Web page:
Aromatherapy Uses: Athlete's Foot; Chapped and Cracked Skin; Eczema; Ringworm; Wounds; Wrinkles; Mature Complexions; Arthritis; Asthma; Bronchitis; Catarrh; Colds; Coughs; Sore Throats; Voice Loss; Diarrhea; Dyspepsia; Flatulence; Hemorrhoids; Loss of Appetite; Thrush; Pruritus; Treats Gum Infections and Mouth Ulcers. Key Qualities: Purifying; Uplifting; Revitalizing; Sedative, Restorative; Soothing.
- MYRTLE: (Myrtus communis) This dense, evergreen shrub has aromatic leaves and flower buds, creamy white flowers, and blue-black berries. The flowers are made into toilet water called eau d'ange, added with the leaves to acne ointment, and dried for potpourri. Leaf essential oil is the source of myrtol, given for gingivitis.
Magical Uses: Love, Money and Riches; Creative Work; Youth. If grown on each side of a house love and peace will reside within and it is a lucky plant to grow in window boxes if a woman plants it.
Aromatherapy Uses: Acne; Hemorrhoids; Oily Skin; Open Pores; Asthma; bronchitis; Catarrhal conditions; chronic Coughs; Tuberculosis; Colds; Flu; Infectious Disease. Key Qualities: Mildly stimulating; Nerve Tonic; Antiseptic; Clarifying; Cleansing; Uplifting; Aphrodisiac; Refreshing.
- NUTMEG: (Myristica fragrans) See Mace.
Magical Uses Nutmegs have long been carried as good luck charms, and are strung with star anise and tonka beans for a potent herbal necklace. Burn for prosperity., luck, psychic awareness, fortune, clairvoyance, divination, justice, and meditation.
Aromatherapy Uses: Arthritis; Gout; Muscular Aches and Pains; Poor circulation; Rheumatism; Flatulence; Indigestion; Nausea; Sluggish Digestion; Bacterial Infection; Frigidity in Women; Impotence in Men; Neuralgia; Nervous Fatigue. Key Qualities: Aphrodisiac; Analgesic; Narcotic; Tonic (nerve and heart); Comforting; Soothing; Calming; Elevating; Cephalic; Euphoric.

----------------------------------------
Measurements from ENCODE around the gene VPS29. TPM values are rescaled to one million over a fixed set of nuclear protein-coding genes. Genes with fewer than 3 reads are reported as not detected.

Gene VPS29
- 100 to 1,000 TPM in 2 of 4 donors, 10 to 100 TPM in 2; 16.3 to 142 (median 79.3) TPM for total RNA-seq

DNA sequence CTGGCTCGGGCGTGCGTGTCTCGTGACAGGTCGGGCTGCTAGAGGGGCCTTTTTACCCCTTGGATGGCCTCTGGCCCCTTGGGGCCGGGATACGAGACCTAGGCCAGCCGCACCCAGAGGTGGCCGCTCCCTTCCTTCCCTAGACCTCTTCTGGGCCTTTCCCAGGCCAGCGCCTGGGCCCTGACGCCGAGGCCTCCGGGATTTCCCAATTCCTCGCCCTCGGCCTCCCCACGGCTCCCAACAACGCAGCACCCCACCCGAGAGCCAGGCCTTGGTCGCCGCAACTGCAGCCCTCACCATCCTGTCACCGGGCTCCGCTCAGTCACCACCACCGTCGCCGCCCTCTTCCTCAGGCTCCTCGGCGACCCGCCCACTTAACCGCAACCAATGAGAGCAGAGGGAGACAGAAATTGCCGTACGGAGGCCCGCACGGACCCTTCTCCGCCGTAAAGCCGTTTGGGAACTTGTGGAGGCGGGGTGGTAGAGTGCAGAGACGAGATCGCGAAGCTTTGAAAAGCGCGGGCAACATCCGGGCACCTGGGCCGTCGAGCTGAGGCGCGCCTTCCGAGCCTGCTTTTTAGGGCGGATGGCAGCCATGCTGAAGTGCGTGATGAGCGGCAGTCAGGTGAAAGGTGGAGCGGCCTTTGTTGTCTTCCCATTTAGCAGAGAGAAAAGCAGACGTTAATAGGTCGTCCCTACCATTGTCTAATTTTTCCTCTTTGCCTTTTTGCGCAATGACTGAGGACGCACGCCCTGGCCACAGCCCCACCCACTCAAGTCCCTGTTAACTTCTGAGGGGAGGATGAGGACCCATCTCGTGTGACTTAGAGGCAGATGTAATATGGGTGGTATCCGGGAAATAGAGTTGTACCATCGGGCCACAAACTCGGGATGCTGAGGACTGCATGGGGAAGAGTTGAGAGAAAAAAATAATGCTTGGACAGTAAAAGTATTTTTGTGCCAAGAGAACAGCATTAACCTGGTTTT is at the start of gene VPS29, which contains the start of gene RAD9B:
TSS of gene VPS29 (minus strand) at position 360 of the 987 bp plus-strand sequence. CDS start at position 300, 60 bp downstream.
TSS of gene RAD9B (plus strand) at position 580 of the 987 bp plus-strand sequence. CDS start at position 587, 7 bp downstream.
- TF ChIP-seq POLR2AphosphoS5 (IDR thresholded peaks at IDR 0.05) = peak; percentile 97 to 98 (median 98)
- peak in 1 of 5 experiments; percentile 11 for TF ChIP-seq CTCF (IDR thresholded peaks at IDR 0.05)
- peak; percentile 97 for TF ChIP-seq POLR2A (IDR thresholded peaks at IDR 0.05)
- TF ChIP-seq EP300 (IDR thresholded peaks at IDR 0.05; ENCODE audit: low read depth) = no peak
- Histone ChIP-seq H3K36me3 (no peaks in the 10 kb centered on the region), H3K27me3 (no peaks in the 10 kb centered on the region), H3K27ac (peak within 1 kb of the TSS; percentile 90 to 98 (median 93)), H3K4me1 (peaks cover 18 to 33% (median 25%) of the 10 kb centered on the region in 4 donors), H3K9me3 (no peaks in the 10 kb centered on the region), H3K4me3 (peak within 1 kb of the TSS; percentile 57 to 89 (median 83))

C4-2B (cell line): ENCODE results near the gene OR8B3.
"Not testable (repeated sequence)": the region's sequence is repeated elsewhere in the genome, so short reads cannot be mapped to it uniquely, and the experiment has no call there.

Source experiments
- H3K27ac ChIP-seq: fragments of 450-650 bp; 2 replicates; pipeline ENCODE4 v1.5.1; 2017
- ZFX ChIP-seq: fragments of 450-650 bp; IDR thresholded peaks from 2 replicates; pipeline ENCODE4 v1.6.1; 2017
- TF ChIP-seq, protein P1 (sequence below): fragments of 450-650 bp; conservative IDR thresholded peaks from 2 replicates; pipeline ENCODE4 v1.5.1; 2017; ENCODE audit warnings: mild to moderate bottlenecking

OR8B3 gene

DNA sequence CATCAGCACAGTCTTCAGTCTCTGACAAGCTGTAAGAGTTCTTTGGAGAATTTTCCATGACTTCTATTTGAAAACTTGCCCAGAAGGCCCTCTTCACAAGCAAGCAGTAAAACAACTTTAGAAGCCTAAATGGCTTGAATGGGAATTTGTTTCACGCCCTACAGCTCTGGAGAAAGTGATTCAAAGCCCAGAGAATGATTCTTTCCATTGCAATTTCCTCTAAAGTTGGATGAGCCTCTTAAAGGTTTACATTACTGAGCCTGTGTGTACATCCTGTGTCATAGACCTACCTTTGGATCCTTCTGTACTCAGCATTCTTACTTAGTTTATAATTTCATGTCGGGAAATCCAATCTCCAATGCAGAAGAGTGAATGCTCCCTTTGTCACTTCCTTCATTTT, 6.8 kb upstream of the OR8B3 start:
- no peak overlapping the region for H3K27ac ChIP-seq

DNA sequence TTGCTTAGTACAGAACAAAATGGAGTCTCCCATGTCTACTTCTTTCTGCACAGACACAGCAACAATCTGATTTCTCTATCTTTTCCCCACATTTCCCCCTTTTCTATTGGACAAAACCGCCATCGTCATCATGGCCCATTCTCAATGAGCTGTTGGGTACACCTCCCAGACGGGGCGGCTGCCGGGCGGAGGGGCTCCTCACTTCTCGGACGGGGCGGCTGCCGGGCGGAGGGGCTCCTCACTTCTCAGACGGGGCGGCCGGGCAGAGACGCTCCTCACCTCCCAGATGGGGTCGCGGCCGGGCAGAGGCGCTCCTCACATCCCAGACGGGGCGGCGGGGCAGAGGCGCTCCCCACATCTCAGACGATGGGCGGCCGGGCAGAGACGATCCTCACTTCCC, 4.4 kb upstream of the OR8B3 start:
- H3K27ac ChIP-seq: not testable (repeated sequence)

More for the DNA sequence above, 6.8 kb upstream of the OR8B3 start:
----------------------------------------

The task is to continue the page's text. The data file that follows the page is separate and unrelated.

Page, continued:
- OAK: (Quercus alba or spp.) Also known as Tanner's Bark, White Oak, and Common Oak. A Druid Holy tree, the oak was the King of trees in a grove. Oak bark and galls are astringent and antiseptic. Oak bark provides tannin and as leather tanners seemed immune to tuberculosis, the bark was used for treatment of the disease.
The white oak (Q. alba) is the best for internal use. Infuse the inner bark or young leaf (before Midsummer) for douches and enemas. Internal rectal problems, hemorrhoids, leukorrhea, menstrual irregularities, and bloody urine are also benefitted. Take internally as a tea and apply externally in fomentation, to shrink varicose veins. The tea brings down fevers, treats diarrhea, and makes a wash for sores. Up to three cups a day may be safely taken. As a gargle, it treats mouth sores and sore throats. Being an astringent, it stops internal bleeding. Black oak (Q. tinctoria) and red oak (Q. rubra) can be used externally. English oak (Q. robur) can be used both externally and internally.
Oak leaves are prepared in infusion for douches to treat vaginal infections; gather them before Midsummer. To prepare, steep one tablespoon per quart of water for thirty minutes. A tea of the buds is a valuable tonic for the liver; steep two teaspoons per cup of water for twenty minutes. Simmer the bark in salves to make a remedy for hemorrhoids.
Parts Used: Inner bark (cambium) and young leaf; for the leaf, use two teaspoons per cup and steep for twenty minutes; for the bark, use one tablespoon per cup and simmer for twenty minutes.